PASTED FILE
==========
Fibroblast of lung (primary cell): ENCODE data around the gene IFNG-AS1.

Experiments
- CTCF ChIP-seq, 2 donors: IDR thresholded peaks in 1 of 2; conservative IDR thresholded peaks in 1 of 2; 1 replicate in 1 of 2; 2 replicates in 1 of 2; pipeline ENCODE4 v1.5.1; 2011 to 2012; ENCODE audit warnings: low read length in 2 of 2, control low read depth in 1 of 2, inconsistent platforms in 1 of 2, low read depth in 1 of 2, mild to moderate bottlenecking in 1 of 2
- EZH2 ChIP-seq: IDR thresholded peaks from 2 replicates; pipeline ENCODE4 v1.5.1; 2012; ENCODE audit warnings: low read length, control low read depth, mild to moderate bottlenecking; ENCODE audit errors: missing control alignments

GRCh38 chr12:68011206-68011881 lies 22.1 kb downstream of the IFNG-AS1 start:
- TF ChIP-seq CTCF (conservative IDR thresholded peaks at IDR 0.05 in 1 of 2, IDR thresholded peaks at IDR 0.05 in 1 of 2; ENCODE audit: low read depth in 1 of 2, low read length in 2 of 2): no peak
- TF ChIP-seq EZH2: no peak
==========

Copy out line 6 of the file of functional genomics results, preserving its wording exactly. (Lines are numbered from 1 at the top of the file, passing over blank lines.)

- TF ChIP-seq CTCF (conservative IDR thresholded peaks at IDR 0.05 in 1 of 2, IDR thresholded peaks at IDR 0.05 in 1 of 2; ENCODE audit: low read depth in 1 of 2, low read length in 2 of 2): no peak